Part 2 has to deal with the ROI, return on investment. I have found very few organizations that use the term “investment” with any type of ethics training. For most, ethics training is a cost, a line item. When the term “cost” is used, one needs to think about the motivation and reason of why ethics training is being done and what type of training employees will get.
What is the difference between something that is a “cost ”or an “investment”? When one makes an investment, one thinks very carefully about how their dollars will be used, what is the process for investing and will this investment truly reflect the values and the mission of the organization. An investment, in its most fundamental concept, is a proactive process involving thought, design, format and commitment.
A cost tends to reflect something that needs to be done, but money dictates every decision on how much, when, why something needs to be done. It is a reaction to a law, an external source that states this is a requirement or dictate that this needs to be done. So what happens? One is given a limited budget and then everything else is made to fit that number. This is approach get you exactly what you pay for! Sometimes, “miracles” are expected to happen with limited funds. Not going to happen!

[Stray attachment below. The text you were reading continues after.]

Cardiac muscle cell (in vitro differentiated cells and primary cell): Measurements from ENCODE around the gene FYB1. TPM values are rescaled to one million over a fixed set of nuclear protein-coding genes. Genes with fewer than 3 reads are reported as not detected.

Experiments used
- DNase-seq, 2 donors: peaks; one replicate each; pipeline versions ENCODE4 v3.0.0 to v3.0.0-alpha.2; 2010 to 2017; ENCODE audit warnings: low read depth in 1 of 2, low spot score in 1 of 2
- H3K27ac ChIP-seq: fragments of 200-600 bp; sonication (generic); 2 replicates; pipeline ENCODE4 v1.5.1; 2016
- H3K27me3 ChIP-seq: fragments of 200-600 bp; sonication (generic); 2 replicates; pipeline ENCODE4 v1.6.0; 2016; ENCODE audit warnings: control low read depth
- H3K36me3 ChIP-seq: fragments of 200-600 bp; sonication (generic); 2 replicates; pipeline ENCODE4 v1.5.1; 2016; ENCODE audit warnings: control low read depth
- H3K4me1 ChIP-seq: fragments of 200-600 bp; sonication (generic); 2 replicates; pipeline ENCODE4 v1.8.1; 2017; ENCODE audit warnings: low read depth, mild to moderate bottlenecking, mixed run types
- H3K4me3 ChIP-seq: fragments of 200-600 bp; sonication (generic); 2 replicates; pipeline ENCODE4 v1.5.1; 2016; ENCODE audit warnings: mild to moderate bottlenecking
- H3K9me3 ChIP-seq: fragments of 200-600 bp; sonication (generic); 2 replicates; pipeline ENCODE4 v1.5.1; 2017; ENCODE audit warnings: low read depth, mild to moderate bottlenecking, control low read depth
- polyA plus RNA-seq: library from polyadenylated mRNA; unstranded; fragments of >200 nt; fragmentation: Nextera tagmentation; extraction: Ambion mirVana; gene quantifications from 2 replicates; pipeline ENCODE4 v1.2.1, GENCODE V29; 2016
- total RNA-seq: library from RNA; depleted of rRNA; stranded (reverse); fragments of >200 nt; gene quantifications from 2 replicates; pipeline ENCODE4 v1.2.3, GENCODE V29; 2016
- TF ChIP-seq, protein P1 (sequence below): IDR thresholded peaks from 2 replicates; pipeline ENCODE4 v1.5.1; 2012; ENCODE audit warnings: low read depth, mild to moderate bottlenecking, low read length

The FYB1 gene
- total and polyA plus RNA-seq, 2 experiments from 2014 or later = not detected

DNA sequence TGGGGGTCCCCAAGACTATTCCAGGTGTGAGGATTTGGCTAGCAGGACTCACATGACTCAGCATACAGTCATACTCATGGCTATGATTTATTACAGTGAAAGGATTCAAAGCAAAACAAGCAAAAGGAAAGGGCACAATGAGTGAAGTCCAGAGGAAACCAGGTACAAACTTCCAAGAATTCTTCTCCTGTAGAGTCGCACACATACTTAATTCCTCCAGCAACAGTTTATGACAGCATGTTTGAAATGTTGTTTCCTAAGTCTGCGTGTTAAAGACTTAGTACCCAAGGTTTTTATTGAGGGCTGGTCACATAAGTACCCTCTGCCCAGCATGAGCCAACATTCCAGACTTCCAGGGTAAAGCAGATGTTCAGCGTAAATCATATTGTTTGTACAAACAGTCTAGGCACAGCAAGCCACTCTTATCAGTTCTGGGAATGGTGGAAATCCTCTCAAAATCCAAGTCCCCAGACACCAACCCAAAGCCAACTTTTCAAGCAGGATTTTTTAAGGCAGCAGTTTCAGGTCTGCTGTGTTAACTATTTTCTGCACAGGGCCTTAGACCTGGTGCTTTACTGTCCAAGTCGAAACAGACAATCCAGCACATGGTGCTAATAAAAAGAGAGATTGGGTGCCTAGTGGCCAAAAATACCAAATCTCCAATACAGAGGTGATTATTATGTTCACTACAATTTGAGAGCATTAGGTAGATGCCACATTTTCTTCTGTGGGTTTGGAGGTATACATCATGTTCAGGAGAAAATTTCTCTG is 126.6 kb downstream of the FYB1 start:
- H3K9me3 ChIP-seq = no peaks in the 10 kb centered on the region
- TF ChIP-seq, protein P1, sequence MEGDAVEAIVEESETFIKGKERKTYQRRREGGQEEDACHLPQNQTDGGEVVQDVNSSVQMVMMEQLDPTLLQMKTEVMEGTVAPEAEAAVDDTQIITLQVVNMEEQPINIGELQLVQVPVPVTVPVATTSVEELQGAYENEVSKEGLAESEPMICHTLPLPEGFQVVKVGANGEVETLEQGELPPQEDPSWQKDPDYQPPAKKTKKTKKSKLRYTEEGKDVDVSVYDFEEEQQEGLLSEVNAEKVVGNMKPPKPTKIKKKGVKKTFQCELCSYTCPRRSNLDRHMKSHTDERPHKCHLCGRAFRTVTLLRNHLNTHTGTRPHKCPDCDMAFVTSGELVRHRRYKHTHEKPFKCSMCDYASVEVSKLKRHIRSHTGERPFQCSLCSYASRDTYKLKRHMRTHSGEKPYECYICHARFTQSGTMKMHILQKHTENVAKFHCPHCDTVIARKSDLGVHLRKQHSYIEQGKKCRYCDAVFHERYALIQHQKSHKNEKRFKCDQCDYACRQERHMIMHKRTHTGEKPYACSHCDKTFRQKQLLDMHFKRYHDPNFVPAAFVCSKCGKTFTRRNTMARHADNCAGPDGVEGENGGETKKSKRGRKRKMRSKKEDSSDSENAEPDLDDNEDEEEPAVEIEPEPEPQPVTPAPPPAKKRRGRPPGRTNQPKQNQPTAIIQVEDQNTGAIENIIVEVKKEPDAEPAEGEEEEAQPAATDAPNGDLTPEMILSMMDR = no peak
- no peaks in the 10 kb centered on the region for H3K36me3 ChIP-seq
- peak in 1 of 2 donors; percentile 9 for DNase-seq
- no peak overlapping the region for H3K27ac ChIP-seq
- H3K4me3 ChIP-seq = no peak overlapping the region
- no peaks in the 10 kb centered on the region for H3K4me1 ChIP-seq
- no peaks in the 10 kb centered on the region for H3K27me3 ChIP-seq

An investment happens when due diligence is made to research the best resources, formats, training options, etc., that will support the values and mission of the organization. Based on that information, a budget is created to meet those training needs. This is an investment.
So is the result you want a Return on investment or a return on cost? Be clear on what you’re paying for why and what you will get in return.